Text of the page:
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As young parents, Jennifer and Chris Runde fell in love with a big old house in Glen Arm, full of character and potential but rough around the edges. Thus began the Runde family’s years-long mission to turn a dated estate into a livable home.

“Everything needed love,” said Jennifer Runde, an interior decorator and mom to Christopher, 13, Will, 10, and Ben, 6. “From outside to inside, it was all just dank and un-lived in.”

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Runde said she worked on nearly every part of the house, redoing the kitchen, renovating bathrooms, replacing windows, pulling out weeds and vines across all 5.82 acres of land. They found field rats and snakes, but also outdoor bridges, fountains, waterfalls, and stonewalls.

“It was like ‘The Secret Garden,' she said. “It was a crazy adventure.”

Now, with the family leaving the area for a job opportunity in Delaware, they’ve listed the more than 100-year-old abode, nicknamed the “Land-O-Promise” by previous owners, for $1,099,000. They think its eight bedrooms, outdoor water features and historic value will lure another family eager to make their mark in quaint Glen Arm.

The Runde family purchased the property in 2014 for $545,000, property records show.

Lisa Alatis-Hapney, the Keller Williams Realtor handling the listing, said the listing price fits the area, and the home’s commercial zoning also opens the space to a mixed-use venture.

“You could open a bed and breakfast, you could run a business out of your home, or use it as a residential home,” she said. “The land is exquisite, and there’s a lot of it.”

The home dates back to 1902, property records show, and is situated behind the former United Container Machinery Inc. factory at the sharp curve along Glen Arm Road. Both home and factory belonged to F.X. Hooper, who sold machines to make corrugated cardboard. He also created the first rotary wood printer in 1882 to place trade names on wooden shipping boxes, according to a 2003 article in The Baltimore Sun. Photos from the Baltimore Museum of Industry show a range of machinery used and even aerial views of the property.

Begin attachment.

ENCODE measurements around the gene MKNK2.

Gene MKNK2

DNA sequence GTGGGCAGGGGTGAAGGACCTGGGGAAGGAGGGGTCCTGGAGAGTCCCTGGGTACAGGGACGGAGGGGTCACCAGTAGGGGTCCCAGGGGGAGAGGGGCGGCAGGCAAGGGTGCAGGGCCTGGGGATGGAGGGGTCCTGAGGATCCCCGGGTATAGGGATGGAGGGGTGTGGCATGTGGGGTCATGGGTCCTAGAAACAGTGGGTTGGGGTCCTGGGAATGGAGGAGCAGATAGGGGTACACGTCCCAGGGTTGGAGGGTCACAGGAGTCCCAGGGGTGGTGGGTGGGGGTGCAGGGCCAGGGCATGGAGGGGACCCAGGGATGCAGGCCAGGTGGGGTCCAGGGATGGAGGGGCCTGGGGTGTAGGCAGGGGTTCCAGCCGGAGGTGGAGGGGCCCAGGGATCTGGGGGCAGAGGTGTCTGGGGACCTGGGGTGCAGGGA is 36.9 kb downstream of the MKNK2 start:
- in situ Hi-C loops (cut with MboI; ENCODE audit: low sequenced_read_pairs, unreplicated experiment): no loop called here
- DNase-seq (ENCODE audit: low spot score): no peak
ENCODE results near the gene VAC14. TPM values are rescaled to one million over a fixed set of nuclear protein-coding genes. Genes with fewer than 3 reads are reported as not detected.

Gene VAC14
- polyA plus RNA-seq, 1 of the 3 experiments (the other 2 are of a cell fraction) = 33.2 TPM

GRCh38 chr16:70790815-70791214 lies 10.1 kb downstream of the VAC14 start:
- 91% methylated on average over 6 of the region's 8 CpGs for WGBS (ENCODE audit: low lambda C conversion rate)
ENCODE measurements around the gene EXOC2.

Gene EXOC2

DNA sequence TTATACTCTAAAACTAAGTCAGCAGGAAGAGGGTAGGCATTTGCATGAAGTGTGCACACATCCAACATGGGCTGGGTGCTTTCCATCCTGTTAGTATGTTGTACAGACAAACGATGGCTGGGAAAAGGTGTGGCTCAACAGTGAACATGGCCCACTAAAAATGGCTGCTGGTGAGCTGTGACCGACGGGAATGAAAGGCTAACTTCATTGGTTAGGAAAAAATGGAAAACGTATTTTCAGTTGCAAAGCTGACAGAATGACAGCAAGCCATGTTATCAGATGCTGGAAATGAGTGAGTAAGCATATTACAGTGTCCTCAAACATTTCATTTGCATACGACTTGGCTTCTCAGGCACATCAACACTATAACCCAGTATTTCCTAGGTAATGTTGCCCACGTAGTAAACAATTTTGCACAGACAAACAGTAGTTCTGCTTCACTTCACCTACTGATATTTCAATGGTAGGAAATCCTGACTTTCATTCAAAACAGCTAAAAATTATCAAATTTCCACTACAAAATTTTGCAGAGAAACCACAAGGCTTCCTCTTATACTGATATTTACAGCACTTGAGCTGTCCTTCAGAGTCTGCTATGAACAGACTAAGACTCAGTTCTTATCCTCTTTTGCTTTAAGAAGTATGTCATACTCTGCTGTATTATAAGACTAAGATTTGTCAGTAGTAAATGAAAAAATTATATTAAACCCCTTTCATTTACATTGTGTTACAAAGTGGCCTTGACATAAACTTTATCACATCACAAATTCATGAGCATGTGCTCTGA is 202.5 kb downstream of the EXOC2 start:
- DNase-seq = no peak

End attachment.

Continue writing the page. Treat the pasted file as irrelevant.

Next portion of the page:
In about 2002, the company merged with MarquipWard of Cockeysville, which laid off hundreds of workers and put the Glen Arm plant up for sale.

In the company’s heyday, Runde said Hooper’s house parties drew some of Baltimore’s biggest names, such as Black & Decker founders S. Duncan Black and Alonzo G. Decker and Smyth Jewelers founder Albert Smyth.

The Baltimore County community, home to farmland and what remains of the Maryland and Pennsylvania Railroad, lies in the Long Green Valley in between the Loch Raven Reservoir and Gunpowder Falls State Park. Runde said she and her family enjoyed living in this simpler section of the county.

“You may see something like this closer toward the city, but up here, it’s a gem,” she said of the estate. “It’s just quiet, and the factory is a great neighbor because there’s nothing going on there.”

(Not exactly true. While it’s no longer a factory, the closest building is home to a motorsports garage, a kitchen remodeling distributor and indoor sporting fields. Trees and fencing limit the home’s view of the plant.)

Runde said she might sell the home as is, donating all furniture, decorations and furnishings to the next owner. She said while she initially planned to stay there for a long while, she’s proud to have contributed to the site’s longevity.

“It’s an estate house, so it should feel like that,” she said. “It’s a piece of history — you have to be into the history.”

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